It took years to ponder the implications of each idea. Later on, I could not get past the feeling that God was either, according to (1), impotent against the human will and the gates of hell prevailed over most of humanity, or, according to (2), God did not want to save everyone, making Him quite the divine monster. Must I be told to love my neighbor, feel compassion for him, know him personally, and ache for his salvation until such time as he can no longer be considered my neighbor? Can God throw out his own image into the trash heap?

Yet, I believed that’s exactly what he was going to do. My neighbor, whom I must love as myself, would be ripped from me. And, it would feel like I was being ripped apart. If I loved him, really loved him, that’s what it would feel like. The gates of Hell really were the victors in the end. The gates would steal my neighbors, maybe my future family members, maybe even my own son or daughter.  How can I live with that? How can God, who is said to love everyone even more than I love them, live with that? If God is love, He too will be ripped apart. But, if he already chose some for the trash heap, he is indifferent, uncaring, and places quite the unreasonable burden of future grief on all his followers. They must love all people, but prepare to lose all people. For God did not really love them in the first place. At least, He did not love them enough to save them. How can I truly love my neighbor as myself under these conditions? Will my neighbor, just as valuable and worthy of love as myself, no longer be my neighbor? God forbid! To lose my neighbor is to lose my very own son. That’s the strongest I can put it. To lose even myself to the trash heap of Hell is nothing compared to losing my own son there. I cannot love such a God who would throw him away, be God grieved or indifferent.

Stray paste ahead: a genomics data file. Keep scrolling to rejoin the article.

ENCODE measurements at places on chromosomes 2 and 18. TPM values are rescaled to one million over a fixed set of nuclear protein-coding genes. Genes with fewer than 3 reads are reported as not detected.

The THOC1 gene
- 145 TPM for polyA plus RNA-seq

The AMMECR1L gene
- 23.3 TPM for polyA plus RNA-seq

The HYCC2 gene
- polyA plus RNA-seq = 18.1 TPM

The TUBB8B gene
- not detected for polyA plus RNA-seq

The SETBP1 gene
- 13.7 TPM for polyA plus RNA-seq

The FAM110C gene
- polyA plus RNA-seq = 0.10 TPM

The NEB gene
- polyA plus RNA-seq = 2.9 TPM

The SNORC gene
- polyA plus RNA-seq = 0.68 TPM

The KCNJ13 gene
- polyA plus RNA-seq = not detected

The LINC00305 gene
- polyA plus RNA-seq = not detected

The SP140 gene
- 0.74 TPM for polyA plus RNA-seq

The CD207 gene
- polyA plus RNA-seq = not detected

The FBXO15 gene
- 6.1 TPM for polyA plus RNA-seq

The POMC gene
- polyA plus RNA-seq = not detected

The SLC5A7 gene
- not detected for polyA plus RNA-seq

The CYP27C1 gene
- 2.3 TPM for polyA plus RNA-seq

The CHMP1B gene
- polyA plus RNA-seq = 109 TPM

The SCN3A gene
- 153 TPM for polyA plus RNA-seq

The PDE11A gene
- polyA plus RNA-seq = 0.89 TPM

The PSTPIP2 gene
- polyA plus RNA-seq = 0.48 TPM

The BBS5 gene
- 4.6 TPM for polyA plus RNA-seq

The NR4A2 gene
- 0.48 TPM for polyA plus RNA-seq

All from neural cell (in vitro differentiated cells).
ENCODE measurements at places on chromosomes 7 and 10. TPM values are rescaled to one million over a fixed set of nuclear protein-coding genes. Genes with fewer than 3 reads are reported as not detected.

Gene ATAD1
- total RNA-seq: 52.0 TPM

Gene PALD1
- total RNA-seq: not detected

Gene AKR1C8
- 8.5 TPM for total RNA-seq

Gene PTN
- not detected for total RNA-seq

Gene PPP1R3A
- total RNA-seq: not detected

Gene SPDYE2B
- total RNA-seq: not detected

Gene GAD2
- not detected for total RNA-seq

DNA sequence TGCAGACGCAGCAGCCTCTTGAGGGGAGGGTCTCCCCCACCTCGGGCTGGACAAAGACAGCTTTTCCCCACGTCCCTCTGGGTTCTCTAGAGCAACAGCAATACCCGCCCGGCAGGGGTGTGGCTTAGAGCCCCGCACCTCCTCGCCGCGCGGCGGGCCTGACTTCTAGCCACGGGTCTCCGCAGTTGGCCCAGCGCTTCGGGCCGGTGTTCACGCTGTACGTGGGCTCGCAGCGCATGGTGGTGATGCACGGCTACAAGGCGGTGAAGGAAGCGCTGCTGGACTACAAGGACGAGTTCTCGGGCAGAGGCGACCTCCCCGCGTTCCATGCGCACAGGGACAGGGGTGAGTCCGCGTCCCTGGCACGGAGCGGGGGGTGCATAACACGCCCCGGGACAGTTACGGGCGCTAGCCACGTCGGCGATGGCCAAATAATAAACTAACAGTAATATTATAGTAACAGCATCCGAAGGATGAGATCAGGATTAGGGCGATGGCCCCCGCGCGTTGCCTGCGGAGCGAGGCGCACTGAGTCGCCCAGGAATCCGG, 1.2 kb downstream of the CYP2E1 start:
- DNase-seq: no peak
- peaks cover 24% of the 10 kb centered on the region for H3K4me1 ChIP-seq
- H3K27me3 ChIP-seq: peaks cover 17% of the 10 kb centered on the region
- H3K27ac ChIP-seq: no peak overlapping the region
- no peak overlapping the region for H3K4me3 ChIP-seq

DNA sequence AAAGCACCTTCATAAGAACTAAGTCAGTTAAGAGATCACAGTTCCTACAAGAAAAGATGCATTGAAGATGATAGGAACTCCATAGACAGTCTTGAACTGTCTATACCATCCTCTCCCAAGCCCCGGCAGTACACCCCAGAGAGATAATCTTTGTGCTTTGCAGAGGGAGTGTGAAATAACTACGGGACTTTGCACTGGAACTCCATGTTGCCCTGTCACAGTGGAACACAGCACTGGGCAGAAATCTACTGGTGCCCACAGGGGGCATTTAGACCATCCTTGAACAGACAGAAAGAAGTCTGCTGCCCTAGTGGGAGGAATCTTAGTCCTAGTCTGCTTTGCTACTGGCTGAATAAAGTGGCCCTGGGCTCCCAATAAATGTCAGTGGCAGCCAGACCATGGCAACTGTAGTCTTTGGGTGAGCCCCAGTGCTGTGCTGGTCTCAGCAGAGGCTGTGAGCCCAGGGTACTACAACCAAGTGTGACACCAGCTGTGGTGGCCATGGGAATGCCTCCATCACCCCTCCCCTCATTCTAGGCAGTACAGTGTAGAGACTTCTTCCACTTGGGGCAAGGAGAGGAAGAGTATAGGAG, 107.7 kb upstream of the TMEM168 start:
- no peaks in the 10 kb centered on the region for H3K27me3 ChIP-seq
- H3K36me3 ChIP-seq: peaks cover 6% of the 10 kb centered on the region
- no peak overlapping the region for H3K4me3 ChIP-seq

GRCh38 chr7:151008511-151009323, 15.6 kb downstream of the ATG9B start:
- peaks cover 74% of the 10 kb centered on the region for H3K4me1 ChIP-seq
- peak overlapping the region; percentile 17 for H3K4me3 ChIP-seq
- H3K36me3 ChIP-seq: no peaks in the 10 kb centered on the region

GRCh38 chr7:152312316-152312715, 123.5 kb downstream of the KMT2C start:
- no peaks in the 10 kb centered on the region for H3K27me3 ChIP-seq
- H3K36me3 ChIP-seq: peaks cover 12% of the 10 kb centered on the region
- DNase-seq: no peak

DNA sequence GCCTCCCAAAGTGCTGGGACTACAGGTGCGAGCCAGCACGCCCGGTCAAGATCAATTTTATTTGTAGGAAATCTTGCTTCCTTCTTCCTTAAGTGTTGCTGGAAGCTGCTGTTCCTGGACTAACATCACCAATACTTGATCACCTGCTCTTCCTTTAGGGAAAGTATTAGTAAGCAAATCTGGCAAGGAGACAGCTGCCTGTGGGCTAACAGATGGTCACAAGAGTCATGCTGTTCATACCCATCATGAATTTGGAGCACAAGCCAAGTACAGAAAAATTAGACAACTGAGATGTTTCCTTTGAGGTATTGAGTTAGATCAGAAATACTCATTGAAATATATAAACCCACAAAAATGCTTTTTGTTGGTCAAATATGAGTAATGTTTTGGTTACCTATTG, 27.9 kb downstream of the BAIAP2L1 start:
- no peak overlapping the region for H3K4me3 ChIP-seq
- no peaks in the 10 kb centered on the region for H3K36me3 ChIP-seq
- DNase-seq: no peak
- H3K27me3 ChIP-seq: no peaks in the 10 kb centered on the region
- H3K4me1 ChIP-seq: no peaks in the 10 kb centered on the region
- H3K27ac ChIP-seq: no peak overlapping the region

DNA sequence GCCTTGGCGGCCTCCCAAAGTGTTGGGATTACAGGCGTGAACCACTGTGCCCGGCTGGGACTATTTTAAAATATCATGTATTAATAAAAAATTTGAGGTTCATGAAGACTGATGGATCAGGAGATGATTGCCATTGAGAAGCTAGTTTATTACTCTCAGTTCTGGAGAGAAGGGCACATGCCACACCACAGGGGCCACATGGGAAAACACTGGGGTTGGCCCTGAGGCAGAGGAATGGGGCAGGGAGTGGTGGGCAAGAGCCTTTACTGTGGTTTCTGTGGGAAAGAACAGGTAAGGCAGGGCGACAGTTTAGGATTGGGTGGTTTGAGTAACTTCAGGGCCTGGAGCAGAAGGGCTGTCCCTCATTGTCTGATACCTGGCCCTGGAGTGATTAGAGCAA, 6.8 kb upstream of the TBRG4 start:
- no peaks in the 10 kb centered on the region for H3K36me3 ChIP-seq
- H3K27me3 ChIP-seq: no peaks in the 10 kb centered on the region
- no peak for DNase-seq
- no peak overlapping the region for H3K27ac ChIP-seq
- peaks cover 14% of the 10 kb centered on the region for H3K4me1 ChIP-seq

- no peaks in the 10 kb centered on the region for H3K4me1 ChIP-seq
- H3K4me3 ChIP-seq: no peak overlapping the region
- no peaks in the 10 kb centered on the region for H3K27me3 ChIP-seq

God forbid that I should love more than He does. Can God be outdone in love? “No!” my heart cries, “He loves more than I.” I cannot have been educated in love from my earliest memory by my mother and father, by my brother and sister, by all who have ever come before me: whose written words of love have instructed me, and gotten love so wrong. I know not what else to say except that if God is Love, as the Scriptures and all who have taught me say, then His hands are good hands to fall into. In death we all go to Him who is Love. And who shall be able to separate us from the love of God? No one. Not even ourselves.

Still, I do not know this for sure. It is only the logic of Love, which spurns all other logic. It is only the hope that all this will not end in the most horrifying way possible; that not even one will be thrown away – that God will not let one of His lost sheep slip through his hands. They look like big strong hands, don’t they?

a pox on both your houses

The Calvinist: God will save only those he wants to save.

The Arminian: He wants save everyone; God is all-loving. He died to save everyone.

The Calvinist: If God is all-powerful, he will not fail to save those he wants to save. Not all will be saved. But, if you say God wants to save everyone, then you have to admit that he will fail because not all will be saved. If he fails, then he is not all-powerful and therefore he is not God.

The Arminian: But, the Bible clearly states that God wants to save everyone. That’s what an all-loving God would do. If he only saves a select group, then he does not love everyone. If he does not love all, then he is not all-loving and therefore he is not God.

The Calvinist: God loves everyone, but his love is an expression of his all-powerful nature. God’s highest name is Sovereign. God sends people to Hell as an expression of his Soveriegnty.

The Arminian: God is all-powerful, but his sovereignty is an expression of his all-loving nature. God’s highest name is Love.

The Calvinist: No. your God is not all-powerful. He cannot save everyone and is therefore impotent.

The Arminian: Well, your God is not all-loving. He will not save everyone and therefore shows some people love and hates others.

 

What is left of Hell?

Death is now the servant of Christ, bringing me to my own death only to find the bars of Hell broken and the gates crushed and every place therein filled with Christ’s glorious light. Even there his hands lead me and his right hand holds me. He led all the captives which came before me up to Heaven’s height. Shall he do the same for me? Every lightened place and every broken bar is a promise that he will not leave me. Be not afraid, my soul, and neither be in despair, for the Lord your God is with you wherever you go. When I am ready to enter into God’s fiery presence, and walk before him in purity; when my own sepulchers are emptied, when His light blazes through my own murky depths; when I am stripped naked: then am I clothed in royal linen. And then is the ring put on my finger. And what shall I desire of God after all of this except what he planned to give me from the beginning, when he saw me yet being unperfect — a new name.